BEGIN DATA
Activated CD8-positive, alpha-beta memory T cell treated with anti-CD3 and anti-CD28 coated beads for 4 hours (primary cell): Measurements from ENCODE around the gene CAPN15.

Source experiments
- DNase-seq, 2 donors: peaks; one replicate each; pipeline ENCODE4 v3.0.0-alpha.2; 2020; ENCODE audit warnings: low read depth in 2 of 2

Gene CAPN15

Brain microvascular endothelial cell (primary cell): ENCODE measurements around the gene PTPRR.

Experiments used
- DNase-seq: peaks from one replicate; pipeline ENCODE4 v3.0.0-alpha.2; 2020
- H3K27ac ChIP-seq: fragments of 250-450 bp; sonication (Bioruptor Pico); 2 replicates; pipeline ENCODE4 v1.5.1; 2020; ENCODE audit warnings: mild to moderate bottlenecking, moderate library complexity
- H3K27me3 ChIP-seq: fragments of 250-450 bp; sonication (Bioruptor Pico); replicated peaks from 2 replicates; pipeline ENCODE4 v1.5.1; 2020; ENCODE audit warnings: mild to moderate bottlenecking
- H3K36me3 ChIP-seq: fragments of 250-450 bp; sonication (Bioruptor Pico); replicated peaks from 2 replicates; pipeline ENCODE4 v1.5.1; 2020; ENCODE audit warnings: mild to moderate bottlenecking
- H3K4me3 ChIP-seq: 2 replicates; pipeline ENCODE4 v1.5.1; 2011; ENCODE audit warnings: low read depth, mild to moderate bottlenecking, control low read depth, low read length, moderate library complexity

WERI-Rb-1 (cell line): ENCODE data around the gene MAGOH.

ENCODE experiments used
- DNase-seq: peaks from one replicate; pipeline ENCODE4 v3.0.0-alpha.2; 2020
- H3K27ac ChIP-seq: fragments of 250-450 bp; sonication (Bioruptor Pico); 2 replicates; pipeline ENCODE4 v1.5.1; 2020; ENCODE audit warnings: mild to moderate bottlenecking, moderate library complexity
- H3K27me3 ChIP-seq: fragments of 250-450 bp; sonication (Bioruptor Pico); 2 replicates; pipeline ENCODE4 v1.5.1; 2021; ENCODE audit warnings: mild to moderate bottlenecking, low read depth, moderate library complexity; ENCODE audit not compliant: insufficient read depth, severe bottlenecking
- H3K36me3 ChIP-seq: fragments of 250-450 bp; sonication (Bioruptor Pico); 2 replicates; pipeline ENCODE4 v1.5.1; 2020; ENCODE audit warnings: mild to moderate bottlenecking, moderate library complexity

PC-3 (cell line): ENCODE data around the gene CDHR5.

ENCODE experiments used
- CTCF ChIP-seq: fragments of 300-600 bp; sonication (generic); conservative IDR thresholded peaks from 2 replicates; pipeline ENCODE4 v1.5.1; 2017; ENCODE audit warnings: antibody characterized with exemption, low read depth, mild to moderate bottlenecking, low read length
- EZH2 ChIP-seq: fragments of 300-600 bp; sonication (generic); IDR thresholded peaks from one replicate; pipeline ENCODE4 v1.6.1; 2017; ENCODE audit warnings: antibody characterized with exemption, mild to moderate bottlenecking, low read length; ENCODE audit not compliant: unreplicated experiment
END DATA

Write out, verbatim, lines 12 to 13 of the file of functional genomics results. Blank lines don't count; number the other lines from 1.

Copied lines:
WERI-Rb-1 (cell line): ENCODE data around the gene MAGOH.

ENCODE experiments used